That position of weakness is precisely what allows society to
function, says Paul Piff, PhD, a social psychologist at the University
of California, Berkeley. “Trust is a critical thread in the social
fabric,” says Piff, who has studied how wealth affects prosocial
behaviors such as compassion, generosity and trust. He’s found
that the more a person has, the less trusting he or she becomes.
In one such study, Piff recruited men and women across
the country to complete a survey for a chance to win points
that could earn them a monetary reward. The volunteers then
played an online game with an unknown partner. Trusting
that partner could result in the player earning more points and
potentially more money. But there was a risk that trusting the
mystery stranger could backfire, and the player could go home
Piff and his colleagues found that participants with lower
socioeconomic status were more trusting than their wealthier
counterparts, regardless of age or ethnicity (Journal of
Personality and Social Psychology, 2010).
As it turns out, wealthier people aren’t only less trusting;
they may also be less trustworthy. In a related study, Piff found
that upper-class individuals were more likely than people with
low incomes to lie, cheat and take valued goods from others
That may be because as people accumulate wealth, they
focus more on their own goals. Along the way, their need for
social relationships — and the trust that goes along with those
relationships — dwindles, Piff explains. “Trust is something that
emerges between people when cooperation and collaboration
are critical,” he says.
Trustworthiness even appears to be written in our genes.
Previous research has shown that people tend to behave in more
prosocial ways when they have two copies of a gene variation
involved in processing oxytocin, the so-called “love hormone”
that regulates bonding and maternal behavior.
To find out how that genetic signature might affect behavior,
and whether outside observers can pick up on such behavior,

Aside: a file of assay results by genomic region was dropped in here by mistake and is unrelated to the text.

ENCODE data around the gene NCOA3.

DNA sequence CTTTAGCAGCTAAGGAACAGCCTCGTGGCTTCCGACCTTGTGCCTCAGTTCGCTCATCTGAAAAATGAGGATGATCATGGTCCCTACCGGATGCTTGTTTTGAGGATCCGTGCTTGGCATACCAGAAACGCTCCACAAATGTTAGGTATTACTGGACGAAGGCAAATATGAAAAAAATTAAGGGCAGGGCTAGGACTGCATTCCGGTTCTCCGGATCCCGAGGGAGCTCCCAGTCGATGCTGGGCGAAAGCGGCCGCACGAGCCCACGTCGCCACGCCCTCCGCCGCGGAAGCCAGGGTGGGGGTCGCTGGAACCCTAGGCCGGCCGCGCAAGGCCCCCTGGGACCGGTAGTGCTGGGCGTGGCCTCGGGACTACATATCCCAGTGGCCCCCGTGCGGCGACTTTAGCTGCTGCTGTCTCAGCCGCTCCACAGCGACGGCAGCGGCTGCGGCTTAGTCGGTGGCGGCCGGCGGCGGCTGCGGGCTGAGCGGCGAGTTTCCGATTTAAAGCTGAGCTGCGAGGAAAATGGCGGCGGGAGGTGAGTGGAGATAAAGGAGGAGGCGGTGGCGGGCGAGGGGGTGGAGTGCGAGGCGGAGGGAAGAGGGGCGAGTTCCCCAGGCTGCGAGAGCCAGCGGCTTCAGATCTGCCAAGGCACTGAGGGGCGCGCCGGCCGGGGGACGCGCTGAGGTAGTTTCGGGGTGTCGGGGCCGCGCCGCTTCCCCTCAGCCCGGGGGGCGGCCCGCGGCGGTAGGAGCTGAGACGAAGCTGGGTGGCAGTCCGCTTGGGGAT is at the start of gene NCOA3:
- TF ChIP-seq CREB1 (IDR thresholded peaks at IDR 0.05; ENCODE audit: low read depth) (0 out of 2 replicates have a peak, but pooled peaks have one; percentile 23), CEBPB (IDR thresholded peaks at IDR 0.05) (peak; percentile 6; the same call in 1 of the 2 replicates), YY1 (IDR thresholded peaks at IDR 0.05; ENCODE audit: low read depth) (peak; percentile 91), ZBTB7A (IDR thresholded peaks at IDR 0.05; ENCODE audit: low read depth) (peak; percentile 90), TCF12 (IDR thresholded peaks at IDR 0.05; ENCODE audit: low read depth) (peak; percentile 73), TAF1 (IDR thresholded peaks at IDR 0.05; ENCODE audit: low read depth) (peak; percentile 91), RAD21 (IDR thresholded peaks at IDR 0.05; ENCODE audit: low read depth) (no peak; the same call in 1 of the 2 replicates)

Aleksandr Kogan, PhD, of the University of Cambridge, and
colleagues showed observers silent 20-second video clips of
people listening to their (off-screen) lovers describe a painful
personal experience. Then the observers rated the video subjects
on kindness, compassion and trustworthiness. The observers
judged people who had two copies of the genetic variation to
be among the most trustworthy — and trusted those with the
opposite genetic signature the least (PNAS, 2011).
A face you can trust
Other researchers have tried to parse the signals people send
that broadcast their trustworthiness. Nikolaas Oosterhof,
PhD, at Dartmouth University, and Alexander Todorov, PhD,
at Princeton University, have studied how people make snap
judgments from faces alone. They’ve found
people perceive an upturned mouth and
wide eyes as signaling trustworthiness,
while a downturned mouth and eyebrows
angled down at the center telegraph
unreliability (PNAS, 2008).
DeSteno has studied the nonverbal
behaviors that indicate whether a person
can be trusted. First, he discovered
that people more accurately judged
the trustworthiness of a partner in an
economic game if they could see the other
player, suggesting that they were picking
up on some kind of behavioral cues.
Setting out to identify those cues, he
found that single actions weren’t terribly
predictive. “If someone is leaning away, is
it because they are distancing themselves
from you, or does their back hurt? You
can’t really tell when it’s one cue,” he
says. But he found that a set of four cues
together — leaning away, crossing the
arms, touching the face and fidgeting with
the hands — advertised untrustworthiness.
The more often people performed this set
of actions, he found, the less trustworthy
their behavior was.
However, DeSteno wanted to be sure